The Lord Is My Chef Simbang Gabi Recipe for the Soul by Fr. Nicanor F. Lalog II Friday, Day 2, 17 December 2021 Genesis 49: 2, 8-10 ><]]]]'> + <'[[[[>< Matthew 1:1-17
Today we officially start our countdown to Christmas as we enter the second phase of Advent when all readings and prayers beginning this December 17 to 24 will focus on the first coming of Jesus Christ more than 2000 years ago.
And what a way to start this every year with Matthew’s gospel that begins with the genealogy of Jesus Christ!
All four evangelists have their own style in addressing the two most important questions about Jesus, then and now: Who is Jesus? Where is he from? Both questions are inseparably linked that in the final analysis, they also apply very much with each one of us too!
Every person is a continuum – a work-in-progress who cannot be chopped or sliced like a sausage. Every person is a one whole made up of every minute and second and years from the very start of his existence in his/her mother’s womb. In fact, even before that when we see life in its entirety in the plan of God.
That is the meaning of the genealogy of Jesus Christ that speaks so well of our origins too, of who we are. Matthew uniquely started his gospel with the genealogy of Jesus not only to present the roots of Jesus in the past but also to tell us about him in the present and in the future.
The book of the genealogy of Jesus Christ, the son of David, the son of Abraham. Abraham became the father of Isaac, Isaac the father of Jacob, Jacob the father of Judah and his brothers. Judah became the father of Perez and Zerah, whose mother was Tamar. Perez became the father of Hezron, Hezron the father of Ram, Ram the father of Amminadab. Amminadab became the father of Nashon, Nashon the father of Salmon, Salmon the father of Boaz, whose mother was Rahab. Boaz became the father of Obed, whose mother was Ruth. Obed became the father of Jesse, Jesse the father of David the king. David became the father of Solomon, whose mother had been the wife of Uriah.Matthew 1:1-6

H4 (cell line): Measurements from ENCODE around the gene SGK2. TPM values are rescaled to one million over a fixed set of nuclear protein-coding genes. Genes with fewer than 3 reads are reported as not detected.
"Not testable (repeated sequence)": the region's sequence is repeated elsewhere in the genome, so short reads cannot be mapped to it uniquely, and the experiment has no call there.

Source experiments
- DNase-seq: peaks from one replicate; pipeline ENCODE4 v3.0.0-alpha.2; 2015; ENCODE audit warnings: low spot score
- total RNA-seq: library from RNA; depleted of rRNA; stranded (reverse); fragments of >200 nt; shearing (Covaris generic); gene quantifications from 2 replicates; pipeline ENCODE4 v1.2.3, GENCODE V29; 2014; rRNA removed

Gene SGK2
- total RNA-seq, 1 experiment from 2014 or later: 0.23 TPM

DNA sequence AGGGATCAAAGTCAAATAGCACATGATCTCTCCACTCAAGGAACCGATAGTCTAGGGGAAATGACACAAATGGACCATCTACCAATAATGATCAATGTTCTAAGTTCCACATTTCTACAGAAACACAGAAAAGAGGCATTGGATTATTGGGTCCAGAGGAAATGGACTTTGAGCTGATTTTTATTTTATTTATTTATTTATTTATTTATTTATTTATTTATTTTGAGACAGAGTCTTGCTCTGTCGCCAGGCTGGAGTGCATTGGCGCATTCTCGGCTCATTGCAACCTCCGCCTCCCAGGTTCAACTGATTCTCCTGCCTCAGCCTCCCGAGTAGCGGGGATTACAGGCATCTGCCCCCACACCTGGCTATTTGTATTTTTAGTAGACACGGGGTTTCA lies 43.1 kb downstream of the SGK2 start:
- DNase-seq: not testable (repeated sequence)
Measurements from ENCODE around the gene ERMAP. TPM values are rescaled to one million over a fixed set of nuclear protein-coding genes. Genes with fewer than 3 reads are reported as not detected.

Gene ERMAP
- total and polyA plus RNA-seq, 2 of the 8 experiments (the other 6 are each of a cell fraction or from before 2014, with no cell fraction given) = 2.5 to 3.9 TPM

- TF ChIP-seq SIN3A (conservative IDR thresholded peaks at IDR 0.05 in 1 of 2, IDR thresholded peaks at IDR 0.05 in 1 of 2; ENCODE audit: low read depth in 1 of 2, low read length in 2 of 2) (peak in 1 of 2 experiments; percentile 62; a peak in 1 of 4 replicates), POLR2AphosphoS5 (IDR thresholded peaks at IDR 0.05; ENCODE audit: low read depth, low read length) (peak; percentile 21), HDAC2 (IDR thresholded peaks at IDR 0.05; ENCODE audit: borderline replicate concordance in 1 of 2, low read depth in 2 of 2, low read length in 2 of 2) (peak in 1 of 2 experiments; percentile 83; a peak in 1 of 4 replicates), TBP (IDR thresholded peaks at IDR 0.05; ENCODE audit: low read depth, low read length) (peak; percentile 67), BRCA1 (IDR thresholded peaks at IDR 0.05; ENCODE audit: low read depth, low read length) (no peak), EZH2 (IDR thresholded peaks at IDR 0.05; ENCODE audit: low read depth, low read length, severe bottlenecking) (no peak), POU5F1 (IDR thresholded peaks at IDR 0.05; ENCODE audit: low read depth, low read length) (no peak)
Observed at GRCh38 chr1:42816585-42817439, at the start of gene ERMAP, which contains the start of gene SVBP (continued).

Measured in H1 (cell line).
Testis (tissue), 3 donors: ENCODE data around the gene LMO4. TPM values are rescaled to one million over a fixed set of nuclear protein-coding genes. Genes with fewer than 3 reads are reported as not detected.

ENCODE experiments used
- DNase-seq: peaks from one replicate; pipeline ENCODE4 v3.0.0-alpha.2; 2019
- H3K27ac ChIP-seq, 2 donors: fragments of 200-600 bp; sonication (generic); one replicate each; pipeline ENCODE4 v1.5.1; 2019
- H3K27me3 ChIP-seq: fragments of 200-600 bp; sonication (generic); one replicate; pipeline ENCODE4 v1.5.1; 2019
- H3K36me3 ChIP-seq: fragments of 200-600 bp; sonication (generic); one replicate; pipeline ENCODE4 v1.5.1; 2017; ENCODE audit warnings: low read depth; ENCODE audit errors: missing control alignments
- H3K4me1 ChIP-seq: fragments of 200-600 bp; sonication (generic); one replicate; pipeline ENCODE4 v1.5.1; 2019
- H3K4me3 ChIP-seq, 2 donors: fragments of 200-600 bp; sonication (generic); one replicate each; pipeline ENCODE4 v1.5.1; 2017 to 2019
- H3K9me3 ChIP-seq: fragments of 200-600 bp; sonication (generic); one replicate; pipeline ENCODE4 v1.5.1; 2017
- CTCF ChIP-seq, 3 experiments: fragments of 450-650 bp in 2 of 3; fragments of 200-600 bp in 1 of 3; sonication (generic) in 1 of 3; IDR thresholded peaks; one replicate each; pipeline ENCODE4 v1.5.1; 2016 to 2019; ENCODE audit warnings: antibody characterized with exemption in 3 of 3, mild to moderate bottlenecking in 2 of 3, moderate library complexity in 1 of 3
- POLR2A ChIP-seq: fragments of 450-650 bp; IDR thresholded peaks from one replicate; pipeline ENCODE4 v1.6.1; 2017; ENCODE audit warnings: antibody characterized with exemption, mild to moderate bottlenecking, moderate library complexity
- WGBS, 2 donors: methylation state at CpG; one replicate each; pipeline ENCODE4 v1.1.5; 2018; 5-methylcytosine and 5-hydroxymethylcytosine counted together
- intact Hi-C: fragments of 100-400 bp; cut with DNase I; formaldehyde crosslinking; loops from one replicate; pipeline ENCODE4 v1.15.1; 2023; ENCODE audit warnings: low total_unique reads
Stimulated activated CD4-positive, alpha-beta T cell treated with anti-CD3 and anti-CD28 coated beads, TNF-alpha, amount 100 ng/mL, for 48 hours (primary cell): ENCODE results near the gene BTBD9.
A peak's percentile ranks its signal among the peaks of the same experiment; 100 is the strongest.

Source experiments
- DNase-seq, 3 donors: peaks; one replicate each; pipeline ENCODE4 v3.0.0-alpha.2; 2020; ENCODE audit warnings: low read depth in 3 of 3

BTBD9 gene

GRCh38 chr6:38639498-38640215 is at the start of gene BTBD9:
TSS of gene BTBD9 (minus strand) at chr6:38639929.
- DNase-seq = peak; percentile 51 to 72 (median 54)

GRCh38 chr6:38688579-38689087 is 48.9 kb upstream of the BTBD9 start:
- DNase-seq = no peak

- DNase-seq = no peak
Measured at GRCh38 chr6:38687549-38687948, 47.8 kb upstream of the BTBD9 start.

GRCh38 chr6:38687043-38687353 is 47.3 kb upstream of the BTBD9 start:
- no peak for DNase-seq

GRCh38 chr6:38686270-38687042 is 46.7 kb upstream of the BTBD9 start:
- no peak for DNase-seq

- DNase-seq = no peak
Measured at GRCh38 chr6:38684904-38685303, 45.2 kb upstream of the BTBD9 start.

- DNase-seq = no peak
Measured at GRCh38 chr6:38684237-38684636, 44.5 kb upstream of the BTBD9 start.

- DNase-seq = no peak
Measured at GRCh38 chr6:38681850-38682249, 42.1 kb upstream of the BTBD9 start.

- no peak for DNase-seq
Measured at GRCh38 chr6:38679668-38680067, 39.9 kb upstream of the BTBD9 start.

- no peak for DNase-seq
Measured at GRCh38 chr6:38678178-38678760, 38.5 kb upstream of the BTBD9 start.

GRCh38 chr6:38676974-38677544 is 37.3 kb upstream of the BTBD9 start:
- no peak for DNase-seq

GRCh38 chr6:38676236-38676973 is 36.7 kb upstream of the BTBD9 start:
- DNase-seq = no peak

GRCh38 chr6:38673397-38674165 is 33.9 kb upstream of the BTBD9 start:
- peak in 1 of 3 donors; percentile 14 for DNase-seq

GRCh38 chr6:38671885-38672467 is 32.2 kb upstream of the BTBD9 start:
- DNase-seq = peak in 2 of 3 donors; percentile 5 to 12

The genealogy of Jesus by Matthew tells us the beauty of every person, of each one a mystery, a gift of God wrapped in so many stories involving people and events who have shaped us, for better or for worse, always precious and valuable, never to be taken in parts but always as a whole.
Ever noticed that the more we get to know another person – whether as family member or friend – the more we realize we do not really know that much about him/her?
I always tell couples during their wedding how they must continue to get to know each other after marriage, to be always surprised by new things about each other as they mature in their love.
We cannot have a full grasp of every person in just one scoop or one flash. Every person is made up of years and years even before his existence with great probabilities and possibilities of what he/she can be in the future!
See how the Son of God is so much like every one of us with a not so perfect background. Though he is from the lineage of Abraham and David, the two most prominent figures in Israel’s history, we find so many kinks and quirks behind each name mentioned in his genealogy. It was on Abraham God fulfilled his promise to make him the “father of all nations” while it was on David’s line came the King of kings, Jesus Christ.
But, as we go into details of the genealogy, we find bizarre things like how Jacob stole the birthright of his elder brother Esau from their father Isaac to become the ancestor of Jesus. Jacob in turn had 12 sons but instead of passing on the “scepter” we heard in the first reading to Joseph who was most qualified of his sons, Judah was chosen to be the leader of his sons from whom the Christ would later come from.